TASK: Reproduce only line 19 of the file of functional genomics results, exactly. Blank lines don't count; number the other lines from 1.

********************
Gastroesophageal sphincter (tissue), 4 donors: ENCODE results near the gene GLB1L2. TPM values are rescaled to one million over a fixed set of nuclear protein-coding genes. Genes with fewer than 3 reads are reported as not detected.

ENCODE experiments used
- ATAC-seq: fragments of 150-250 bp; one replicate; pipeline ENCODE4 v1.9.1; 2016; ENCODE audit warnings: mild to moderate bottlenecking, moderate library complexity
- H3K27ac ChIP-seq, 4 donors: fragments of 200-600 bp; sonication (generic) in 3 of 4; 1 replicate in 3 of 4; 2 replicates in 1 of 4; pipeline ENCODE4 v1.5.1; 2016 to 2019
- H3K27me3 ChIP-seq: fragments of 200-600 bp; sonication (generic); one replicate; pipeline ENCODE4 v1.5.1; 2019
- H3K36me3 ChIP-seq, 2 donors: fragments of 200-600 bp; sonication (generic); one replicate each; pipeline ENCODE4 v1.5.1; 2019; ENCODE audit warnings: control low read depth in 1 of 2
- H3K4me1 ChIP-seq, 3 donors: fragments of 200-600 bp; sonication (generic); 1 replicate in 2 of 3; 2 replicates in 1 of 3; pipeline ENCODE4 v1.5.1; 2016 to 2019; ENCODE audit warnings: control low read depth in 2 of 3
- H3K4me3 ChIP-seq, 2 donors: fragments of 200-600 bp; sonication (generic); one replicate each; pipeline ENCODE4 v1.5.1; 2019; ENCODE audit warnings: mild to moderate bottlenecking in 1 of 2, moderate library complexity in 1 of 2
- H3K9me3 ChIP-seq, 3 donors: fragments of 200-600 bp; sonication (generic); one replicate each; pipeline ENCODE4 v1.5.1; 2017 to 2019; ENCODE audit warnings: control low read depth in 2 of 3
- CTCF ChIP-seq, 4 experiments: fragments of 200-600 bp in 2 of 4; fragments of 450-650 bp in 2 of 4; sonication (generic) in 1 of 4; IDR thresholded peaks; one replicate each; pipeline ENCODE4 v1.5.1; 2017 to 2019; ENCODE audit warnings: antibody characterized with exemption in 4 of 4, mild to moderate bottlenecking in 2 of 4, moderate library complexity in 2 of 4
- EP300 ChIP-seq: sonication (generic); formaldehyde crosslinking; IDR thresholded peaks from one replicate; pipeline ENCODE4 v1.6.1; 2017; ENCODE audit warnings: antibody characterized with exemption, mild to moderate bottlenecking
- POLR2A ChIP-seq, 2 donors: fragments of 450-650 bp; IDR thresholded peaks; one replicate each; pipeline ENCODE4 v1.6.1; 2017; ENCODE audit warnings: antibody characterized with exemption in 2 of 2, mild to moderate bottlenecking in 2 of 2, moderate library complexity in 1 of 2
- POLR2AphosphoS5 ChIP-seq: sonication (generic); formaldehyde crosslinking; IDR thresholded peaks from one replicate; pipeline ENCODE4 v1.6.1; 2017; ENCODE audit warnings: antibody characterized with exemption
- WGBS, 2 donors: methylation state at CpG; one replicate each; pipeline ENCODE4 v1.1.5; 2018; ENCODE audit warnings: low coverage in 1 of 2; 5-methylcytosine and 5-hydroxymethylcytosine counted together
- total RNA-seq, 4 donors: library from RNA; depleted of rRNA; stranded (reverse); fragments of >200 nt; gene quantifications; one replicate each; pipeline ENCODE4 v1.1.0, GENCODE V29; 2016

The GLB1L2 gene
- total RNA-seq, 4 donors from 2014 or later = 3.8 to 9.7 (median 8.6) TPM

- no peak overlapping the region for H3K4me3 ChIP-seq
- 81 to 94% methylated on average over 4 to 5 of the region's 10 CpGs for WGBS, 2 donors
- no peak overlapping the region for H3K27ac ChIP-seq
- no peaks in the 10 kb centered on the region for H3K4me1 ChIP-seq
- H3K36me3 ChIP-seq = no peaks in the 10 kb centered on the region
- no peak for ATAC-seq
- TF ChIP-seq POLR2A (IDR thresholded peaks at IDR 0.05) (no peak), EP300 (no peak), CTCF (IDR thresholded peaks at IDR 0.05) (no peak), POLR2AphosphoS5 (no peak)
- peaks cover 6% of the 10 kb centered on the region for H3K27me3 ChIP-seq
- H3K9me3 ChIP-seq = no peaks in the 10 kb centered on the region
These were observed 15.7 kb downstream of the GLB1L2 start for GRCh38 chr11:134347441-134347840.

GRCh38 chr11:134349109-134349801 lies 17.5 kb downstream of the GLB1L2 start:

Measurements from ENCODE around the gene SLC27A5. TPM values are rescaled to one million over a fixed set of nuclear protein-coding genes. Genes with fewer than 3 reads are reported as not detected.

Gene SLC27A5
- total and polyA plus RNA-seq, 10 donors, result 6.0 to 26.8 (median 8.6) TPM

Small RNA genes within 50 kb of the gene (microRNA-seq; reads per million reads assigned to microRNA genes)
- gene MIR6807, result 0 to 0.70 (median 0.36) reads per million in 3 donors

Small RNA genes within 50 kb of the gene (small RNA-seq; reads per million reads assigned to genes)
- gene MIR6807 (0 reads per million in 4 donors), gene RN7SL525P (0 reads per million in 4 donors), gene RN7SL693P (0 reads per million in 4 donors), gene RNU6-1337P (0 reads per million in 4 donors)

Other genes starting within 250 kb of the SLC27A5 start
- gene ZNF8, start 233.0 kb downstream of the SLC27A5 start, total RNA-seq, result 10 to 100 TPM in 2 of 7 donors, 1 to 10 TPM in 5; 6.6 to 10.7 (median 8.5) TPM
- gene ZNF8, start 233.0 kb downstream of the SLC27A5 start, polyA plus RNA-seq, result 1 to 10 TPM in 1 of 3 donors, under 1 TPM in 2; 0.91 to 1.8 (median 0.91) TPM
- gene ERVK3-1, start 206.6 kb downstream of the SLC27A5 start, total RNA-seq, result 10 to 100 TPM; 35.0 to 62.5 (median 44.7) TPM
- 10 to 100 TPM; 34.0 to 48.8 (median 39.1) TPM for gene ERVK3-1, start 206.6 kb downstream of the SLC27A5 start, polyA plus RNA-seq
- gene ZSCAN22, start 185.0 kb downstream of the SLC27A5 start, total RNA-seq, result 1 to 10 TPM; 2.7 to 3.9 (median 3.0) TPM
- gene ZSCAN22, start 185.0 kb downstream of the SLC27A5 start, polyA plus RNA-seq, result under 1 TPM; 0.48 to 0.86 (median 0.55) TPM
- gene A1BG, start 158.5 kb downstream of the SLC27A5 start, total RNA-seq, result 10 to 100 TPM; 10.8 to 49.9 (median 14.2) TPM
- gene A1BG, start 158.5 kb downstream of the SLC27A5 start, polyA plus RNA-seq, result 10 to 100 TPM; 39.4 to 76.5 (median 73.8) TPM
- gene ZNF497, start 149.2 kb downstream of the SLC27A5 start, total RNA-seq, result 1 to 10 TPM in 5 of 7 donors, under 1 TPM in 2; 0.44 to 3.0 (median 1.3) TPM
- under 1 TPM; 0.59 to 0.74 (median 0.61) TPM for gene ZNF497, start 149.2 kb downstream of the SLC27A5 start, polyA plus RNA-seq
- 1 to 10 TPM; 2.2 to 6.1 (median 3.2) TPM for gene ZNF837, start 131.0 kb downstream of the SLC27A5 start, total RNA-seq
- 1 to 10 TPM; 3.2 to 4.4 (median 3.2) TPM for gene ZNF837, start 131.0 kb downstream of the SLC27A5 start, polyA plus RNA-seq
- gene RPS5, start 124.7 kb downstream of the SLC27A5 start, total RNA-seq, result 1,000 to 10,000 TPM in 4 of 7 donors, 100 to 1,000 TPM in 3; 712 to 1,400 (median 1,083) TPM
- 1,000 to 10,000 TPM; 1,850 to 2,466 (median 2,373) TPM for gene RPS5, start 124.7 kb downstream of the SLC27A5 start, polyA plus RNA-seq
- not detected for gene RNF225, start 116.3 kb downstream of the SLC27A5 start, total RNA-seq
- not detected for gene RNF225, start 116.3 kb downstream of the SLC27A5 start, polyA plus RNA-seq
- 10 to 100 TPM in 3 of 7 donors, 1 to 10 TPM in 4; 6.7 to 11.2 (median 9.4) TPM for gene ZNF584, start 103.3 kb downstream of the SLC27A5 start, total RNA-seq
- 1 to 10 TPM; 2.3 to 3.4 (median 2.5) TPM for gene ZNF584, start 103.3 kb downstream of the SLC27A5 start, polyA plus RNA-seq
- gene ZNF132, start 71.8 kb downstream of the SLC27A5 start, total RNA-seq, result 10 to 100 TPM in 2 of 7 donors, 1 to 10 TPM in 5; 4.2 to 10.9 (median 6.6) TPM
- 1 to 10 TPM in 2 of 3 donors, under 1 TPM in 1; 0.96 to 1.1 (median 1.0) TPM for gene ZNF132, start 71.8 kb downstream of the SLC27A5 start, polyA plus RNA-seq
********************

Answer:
- 81 to 94% methylated on average over 4 to 5 of the region's 10 CpGs for WGBS, 2 donors